Also (in response to someone earlier claiming sth. else) XML has very little to with AJAX as implemented by most people. If you have little data, that is not very complex/hierachical most people skip the step of creating xml serverside and traversing that client-side. It just so happens that XMLHttpRequest is the name of the object available to make those HTTP requests.
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alcaeus
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Re: AJAX support?

Post by alcaeus »

markus_petrux wrote: HTTP requests: Both DHTML and AJAX use HTTP to contact the server, that means both rely on GET/POST/COOKIES to pass parameters, so the script on the server should take into account same security related issues, etc. with both techniques. As per the responses from the server, well the above "Hello world" example shows DHTML does not need the whole HTML page to do its job, not to mention XML could also be used, or it could also be Gzip compressed (probably AJAX can also do this, as it might depend on the script on the server).
AJAX relies on XML, and it could be GZIP-compressed. However, especially when sending small amounts of data (as stated before, normally around 200 KB), GZIP overhead may as well be larger than the actual data ;)
markus_petrux wrote: Complexity: Well, it depends. ;) ...AJAX is more complex IMHO 'cause it involves more cross-browser issues and new (non-standard) interfaces to do the job. DHTML just uses innerHTML and IFrames (part of the DOM).
Cross-browser issues? No. There are only two things I noticed in IE (i heavily tested it in IE) are the following: it does not contain the native XMLHTTPRequest object, but you have to go over the Microsoft.XMLHTTP ActiveX object; and: when using autocompletion, the onchange method of an input field is not called. That's it, my codes worked fine the very first moment I tested them in IE, FF, Opera and Safari :)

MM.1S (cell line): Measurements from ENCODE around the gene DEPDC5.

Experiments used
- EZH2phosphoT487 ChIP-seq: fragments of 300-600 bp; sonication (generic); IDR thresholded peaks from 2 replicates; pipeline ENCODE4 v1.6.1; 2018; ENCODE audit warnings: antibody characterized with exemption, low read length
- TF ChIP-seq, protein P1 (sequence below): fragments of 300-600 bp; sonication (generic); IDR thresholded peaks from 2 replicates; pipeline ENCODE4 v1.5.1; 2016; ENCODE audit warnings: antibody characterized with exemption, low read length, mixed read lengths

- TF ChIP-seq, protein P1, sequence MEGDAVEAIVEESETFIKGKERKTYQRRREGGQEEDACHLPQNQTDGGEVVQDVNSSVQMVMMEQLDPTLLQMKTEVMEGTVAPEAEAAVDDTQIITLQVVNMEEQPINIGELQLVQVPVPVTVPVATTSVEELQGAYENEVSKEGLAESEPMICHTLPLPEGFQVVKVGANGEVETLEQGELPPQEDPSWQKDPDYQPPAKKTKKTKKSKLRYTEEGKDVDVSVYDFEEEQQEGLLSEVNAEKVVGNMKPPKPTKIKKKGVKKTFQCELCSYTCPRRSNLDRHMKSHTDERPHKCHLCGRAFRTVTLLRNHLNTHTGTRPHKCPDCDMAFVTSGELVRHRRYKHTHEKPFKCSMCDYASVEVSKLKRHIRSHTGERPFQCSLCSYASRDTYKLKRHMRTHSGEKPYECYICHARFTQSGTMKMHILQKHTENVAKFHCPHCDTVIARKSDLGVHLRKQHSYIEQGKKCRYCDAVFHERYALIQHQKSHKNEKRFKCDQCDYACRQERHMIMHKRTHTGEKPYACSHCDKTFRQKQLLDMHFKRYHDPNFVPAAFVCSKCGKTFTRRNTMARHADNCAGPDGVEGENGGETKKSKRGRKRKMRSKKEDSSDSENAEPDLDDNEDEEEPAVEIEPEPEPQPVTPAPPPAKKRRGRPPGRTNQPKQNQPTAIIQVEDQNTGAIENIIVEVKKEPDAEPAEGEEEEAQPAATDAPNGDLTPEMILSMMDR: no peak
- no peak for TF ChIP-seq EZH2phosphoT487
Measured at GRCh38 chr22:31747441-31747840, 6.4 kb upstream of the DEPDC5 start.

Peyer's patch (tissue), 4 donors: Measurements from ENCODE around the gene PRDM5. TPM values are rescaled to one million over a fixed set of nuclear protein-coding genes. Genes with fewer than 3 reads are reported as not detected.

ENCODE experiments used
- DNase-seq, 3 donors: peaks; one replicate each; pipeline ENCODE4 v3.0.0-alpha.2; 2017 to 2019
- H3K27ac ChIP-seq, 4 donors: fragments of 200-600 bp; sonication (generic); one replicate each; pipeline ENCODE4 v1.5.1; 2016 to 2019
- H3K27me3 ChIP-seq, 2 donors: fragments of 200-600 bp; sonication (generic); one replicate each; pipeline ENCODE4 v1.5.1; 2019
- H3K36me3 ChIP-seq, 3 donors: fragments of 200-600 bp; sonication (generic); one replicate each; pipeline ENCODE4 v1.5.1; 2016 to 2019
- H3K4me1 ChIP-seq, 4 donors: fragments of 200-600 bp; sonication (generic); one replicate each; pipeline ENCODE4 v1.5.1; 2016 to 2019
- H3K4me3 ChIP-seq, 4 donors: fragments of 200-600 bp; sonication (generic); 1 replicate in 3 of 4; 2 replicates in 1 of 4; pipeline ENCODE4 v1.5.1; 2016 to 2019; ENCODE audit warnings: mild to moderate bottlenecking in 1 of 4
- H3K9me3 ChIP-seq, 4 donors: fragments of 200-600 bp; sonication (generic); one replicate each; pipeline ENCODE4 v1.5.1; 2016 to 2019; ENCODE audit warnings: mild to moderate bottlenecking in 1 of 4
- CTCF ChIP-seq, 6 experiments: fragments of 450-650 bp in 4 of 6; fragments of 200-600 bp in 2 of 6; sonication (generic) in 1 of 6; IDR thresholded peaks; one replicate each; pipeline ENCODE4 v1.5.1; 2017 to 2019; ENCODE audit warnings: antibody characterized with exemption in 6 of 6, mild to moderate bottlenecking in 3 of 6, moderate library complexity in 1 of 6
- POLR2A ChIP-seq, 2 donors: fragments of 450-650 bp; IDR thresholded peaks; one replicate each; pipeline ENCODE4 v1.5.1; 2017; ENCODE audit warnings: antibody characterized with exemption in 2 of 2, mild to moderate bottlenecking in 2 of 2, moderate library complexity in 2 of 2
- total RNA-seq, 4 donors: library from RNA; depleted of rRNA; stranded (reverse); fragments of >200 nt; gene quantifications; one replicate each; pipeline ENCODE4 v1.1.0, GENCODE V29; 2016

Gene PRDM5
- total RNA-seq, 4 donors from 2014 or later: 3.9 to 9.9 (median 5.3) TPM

markus_petrux wrote: My point here is DHTML was here before and no one asked the phpBB developers to add Remote Scripting capabilities to phpBB. Why ask them to use AJAX now, when DHTML was here before based on standards? hmm.... bells and whistles. :P
No, not bells and whistles. To me, AJAX is more dynamic than DHTML, but I can also be wrong here, so don't beat me :P
I have just started playing around with AJAX a little bit, and I have realized that it's kinda sweet. That's why I asked if it would be in there, and not if they could implement it ;)
R. U. Serious wrote: Also (in response to someone earlier claiming sth. else) XML has very little to with AJAX as implemented by most people. If you have little data, that is not very complex/hierachical most people skip the step of creating xml serverside and traversing that client-side. It just so happens that XMLHttpRequest is the name of the object available to make those HTTP requests.
*coughs* And why is it called "Asynchronous Javascript and XML"? Exactly: because the output is generated as XML data. Everything that doesn't use XML has not the right to be called "AJAX" ;)

Greetz
alcaeus
markus_petrux
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Re: AJAX support?

Post by markus_petrux »

alcaeus wrote: AJAX relies on XML, and it could be GZIP-compressed.
Ok, this is reasonable, as it happens on a lower layer, transparent to the client side script.